Lending in NY State? Make Sure Your Fair Lending CMS Is Strong
The lending industry is buzzing about how the Biden administration may influence fair lending enforcement at the Consumer Financial Protection Bureau (CFPB), but that’s not the only hot spot on the fair lending horizon. The New York Department of Financial Services (NYDFS) has increased its scrutiny of fair lending and redlining this year, making it more important than ever to have a strong fair lending compliance management system (CMS).
New York isn’t the only state stepping up its consumer protection efforts, but so far it’s been the most active in publishing reports and enforcement actions. In January’s State of the State report, the governor announced that reform targeted towards increasing homeownership in historically redlined communities will be a major priority for 2021.
Digging into HMDA Data
To help identify and address redlining, NYDFS has begun digging into Home Mortgage Act Disclosure (HMDA) data. Its first major report was issued in February, uncovering redlining in Buffalo. Key findings include:
- Just 9.74 percent of total loans made in the Buffalo region were to minorities even though they are 20 percent of the population.
- Nonbank mortgage lenders lent at a lower rate to majority-minority neighborhoods than banks and credit unions—the opposite of national trends.
- Several of the nonbank mortgage lenders made little to no effort to do business in majority-minority neighborhoods, don’t adequate fair lending compliance programs, and don’t track whether or how well they are serving populations of color.
The report recommended applying the NY state Community Reinvestment Act (CRA) law to nonbank mortgage lenders.
NYDFS Settles with Mortgage Company for Unintentional Lending Discrimination
So far at least one of the nonbank mortgage lenders investigated settled with an NYDFS for unintentionally discriminating against minority borrowers. A review of the company’s HMDA data uncovered “a significant lack of lending” to minorities and in majority-minority neighborhoods in Syracuse and Buffalo between 2016 and 2019. Just 4.71 percent of 4,213 residential mortgage loans in the Buffalo MSA went to Black or Hispanic borrowers. The mortgage company performed similarly in Syracuse.
As part of its investigation, NYDFS took sworn testimony from the company’s president, marketing director, and compliance officer and reviewed its:
- Fair lending policies & training materials
- Marketing and advertising policies and materials
- Underwriting and pricing procedures
- Other data
NYDFS found that most of the mortgage company’s business comes from real estate agent referrals and the company made no effort to:
- Define the area it serves
- Track marketing efforts
- Take steps to ensure all races and classes are served equally
As part of the settlement, the company is required to engage in a detailed assessment of its fair lending compliance management system and develop a compliance management plan to address the fair lending risks it identifies. It will update its fair lending policy and compliance procedures to remediate weaknesses uncovered during the investigation. That includes investing $50,000 in marketing to majority-minority communities in its market over the next three years. It will also implement a detailed complaint management policy and annual fair lending training and spend at least $150,000 on discounted or subsidized loans for minority borrowers.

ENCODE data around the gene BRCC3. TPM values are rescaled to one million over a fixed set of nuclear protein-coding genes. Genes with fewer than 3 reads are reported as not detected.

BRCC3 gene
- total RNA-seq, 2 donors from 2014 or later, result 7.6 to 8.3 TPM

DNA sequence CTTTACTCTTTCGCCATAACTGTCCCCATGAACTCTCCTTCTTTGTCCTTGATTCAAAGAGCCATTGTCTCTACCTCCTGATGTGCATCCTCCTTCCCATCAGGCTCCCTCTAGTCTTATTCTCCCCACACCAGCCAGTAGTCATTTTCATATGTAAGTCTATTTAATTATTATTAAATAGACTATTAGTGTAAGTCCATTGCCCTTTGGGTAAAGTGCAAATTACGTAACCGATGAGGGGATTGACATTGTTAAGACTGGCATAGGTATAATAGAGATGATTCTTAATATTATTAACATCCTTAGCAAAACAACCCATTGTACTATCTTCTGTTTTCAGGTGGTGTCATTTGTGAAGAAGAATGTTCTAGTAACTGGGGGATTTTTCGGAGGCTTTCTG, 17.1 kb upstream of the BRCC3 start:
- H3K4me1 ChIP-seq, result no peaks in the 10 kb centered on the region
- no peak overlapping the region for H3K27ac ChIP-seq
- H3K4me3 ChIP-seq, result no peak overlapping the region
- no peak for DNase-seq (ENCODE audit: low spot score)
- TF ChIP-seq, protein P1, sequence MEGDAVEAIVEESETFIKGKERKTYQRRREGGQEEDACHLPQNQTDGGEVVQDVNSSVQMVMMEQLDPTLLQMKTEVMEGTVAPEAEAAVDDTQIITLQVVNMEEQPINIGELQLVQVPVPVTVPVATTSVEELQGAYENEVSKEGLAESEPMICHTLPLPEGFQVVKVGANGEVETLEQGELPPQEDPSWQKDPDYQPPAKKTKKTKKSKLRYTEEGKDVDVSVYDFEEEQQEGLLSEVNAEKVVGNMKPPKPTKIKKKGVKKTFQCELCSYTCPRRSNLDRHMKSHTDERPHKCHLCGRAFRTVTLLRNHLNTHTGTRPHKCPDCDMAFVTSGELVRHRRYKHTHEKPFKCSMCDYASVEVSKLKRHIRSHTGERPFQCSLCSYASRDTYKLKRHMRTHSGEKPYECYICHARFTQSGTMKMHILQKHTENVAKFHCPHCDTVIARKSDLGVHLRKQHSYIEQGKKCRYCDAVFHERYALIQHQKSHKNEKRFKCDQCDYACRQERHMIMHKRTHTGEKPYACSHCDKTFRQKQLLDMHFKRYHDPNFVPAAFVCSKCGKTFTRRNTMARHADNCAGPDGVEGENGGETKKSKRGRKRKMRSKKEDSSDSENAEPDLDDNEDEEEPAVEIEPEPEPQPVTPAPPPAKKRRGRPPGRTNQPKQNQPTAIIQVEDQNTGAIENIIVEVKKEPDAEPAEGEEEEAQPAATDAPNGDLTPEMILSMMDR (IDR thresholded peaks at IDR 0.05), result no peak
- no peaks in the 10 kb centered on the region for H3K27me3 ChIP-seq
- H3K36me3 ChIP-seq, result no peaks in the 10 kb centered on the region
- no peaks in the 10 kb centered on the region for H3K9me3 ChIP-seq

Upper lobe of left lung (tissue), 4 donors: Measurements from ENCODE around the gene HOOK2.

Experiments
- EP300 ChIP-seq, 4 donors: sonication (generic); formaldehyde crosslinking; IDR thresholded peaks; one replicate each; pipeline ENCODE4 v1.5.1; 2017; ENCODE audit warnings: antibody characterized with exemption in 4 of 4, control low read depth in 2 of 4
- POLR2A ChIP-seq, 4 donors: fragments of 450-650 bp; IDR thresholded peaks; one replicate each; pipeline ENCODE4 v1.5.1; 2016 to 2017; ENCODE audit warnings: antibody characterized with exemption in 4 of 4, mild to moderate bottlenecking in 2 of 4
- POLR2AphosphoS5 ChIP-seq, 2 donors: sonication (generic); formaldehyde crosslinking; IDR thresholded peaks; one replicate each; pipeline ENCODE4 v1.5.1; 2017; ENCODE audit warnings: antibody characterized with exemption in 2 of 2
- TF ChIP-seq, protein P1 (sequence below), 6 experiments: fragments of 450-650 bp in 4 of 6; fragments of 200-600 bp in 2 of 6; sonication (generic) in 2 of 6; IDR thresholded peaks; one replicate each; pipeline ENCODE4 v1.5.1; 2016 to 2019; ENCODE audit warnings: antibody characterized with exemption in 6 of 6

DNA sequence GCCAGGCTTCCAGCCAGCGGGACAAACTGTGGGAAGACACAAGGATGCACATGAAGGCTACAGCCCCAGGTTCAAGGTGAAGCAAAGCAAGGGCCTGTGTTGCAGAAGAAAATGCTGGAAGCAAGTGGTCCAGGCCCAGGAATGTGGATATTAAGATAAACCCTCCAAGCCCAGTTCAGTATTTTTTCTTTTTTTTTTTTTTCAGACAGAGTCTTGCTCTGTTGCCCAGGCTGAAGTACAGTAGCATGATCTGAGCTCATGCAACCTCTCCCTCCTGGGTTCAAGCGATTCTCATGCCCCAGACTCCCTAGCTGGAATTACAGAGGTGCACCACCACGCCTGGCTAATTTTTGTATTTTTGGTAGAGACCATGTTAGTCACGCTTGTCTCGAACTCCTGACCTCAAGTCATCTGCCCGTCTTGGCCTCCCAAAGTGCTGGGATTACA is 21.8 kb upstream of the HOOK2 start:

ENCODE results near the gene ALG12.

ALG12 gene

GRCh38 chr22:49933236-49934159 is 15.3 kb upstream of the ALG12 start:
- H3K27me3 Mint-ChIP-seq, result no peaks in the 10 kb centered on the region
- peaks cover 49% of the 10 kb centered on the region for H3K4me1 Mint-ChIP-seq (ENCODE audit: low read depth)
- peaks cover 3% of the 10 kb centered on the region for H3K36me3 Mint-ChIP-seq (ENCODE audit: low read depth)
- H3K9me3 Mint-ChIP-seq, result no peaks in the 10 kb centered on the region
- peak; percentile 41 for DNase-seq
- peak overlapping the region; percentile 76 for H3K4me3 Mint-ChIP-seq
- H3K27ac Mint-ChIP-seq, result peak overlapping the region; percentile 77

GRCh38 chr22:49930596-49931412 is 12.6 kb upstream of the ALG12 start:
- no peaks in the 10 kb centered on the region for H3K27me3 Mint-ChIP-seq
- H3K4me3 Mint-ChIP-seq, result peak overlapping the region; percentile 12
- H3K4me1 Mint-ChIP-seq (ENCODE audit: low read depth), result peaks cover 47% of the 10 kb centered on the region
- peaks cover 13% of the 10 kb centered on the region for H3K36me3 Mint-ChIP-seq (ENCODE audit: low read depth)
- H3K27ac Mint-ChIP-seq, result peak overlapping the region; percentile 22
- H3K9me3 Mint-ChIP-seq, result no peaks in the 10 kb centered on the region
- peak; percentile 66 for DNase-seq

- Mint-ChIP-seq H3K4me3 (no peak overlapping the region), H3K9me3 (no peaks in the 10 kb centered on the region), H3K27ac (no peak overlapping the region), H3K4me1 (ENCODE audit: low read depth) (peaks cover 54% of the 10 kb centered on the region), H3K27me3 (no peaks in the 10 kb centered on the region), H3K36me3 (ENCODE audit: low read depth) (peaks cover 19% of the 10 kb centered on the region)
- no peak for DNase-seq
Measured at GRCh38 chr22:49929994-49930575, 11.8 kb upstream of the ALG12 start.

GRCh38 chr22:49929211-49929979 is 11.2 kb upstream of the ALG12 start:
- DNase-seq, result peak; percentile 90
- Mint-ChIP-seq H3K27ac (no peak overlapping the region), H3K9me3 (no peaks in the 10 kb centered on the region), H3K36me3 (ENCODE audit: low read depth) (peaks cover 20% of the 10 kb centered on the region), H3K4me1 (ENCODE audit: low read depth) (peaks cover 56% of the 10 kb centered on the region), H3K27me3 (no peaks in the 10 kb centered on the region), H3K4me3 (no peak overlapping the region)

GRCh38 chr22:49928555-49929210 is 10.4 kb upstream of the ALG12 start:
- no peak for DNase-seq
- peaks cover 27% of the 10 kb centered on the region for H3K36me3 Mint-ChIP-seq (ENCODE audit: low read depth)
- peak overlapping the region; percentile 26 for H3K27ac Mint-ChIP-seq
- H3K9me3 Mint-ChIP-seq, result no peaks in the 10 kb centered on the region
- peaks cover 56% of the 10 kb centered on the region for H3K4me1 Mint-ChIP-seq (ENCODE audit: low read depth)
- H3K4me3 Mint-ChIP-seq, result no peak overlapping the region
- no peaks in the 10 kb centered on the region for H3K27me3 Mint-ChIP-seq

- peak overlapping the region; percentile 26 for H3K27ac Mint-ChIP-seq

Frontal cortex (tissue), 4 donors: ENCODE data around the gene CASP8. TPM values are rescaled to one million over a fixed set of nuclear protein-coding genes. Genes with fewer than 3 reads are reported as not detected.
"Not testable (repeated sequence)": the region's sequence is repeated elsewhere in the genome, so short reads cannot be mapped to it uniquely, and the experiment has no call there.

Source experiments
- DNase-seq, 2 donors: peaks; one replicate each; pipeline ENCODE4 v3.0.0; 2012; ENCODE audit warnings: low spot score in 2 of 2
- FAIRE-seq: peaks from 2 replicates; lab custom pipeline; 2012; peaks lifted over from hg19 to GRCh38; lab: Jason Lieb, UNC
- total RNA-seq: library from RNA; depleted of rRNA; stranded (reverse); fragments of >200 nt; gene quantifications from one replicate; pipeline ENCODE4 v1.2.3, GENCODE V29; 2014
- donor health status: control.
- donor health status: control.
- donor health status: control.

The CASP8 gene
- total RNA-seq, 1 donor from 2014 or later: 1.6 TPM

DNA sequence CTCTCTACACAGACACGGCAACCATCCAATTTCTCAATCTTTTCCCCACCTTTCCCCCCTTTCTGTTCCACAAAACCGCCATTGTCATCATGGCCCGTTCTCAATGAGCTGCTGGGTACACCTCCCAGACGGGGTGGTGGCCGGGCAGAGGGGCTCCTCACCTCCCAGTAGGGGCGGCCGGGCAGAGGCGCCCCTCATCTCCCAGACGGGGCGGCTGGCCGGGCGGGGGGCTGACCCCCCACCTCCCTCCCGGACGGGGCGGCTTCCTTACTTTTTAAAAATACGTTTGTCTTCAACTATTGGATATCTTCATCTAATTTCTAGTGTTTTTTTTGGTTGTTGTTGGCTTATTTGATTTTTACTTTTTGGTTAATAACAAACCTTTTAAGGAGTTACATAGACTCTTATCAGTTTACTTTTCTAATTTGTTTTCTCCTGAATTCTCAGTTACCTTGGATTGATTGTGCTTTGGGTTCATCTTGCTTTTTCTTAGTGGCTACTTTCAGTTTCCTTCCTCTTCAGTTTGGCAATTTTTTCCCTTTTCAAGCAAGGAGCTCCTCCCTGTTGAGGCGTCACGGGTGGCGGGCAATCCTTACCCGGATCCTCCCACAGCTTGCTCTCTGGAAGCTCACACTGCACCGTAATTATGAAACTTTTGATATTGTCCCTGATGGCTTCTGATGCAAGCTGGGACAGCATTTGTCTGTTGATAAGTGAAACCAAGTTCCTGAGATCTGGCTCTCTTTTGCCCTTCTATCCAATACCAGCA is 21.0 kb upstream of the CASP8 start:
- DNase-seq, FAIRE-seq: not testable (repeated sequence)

In addition, for the next three years, the mortgage company will bring in an outside auditor to audit its fair lending practices and overall compliance efforts.
“DFS found that weaknesses in…fair lending and compliance programs and lack of sufficient attention to fair lending issues contributed to the company's poor performance in lending to people of color and in majority-minority neighborhoods,” NYDFS said in its press release.
NYDFS says it’s also investigating other lenders and will announce the results of those investigations later.
States Taking Action on Fair Lending
NYDFS has been building a reputation as a strong regulator. In addition to its focus on fair lending, it’s also cracked down on cybersecurity breaches, including a $1.5 million penalty against a New York state mortgage lender for failing to report a 2019 data breach.
Other states are taking similar action. California has been called a “mini-CFPB” with the passage of the California Consumer Protection Law, which took effect January 1, 2021. It replaced the state’s Department of Business Oversight with the Department of Financial Protection and Innovation and introduces a state-level UDAAP law that makes it illegal to engage in “unfair, deceptive, or abusive acts or practices with respect to consumer products or services, or offer or provide a consumer a financial product or service that is not in conformity with any consumer law."
Meanwhile, Massachusetts collected nearly $1 million from a third-party mortgage servicer for giving homeowners inaccurate information about their loan modification applications.
With so much state-level attention on fair lending compliance and fair lending compliance management systems, now is the time to make sure your CMS is strong and capable of ensuring compliance.
How confident is your financial institution when it comes to your fair lending compliance management system?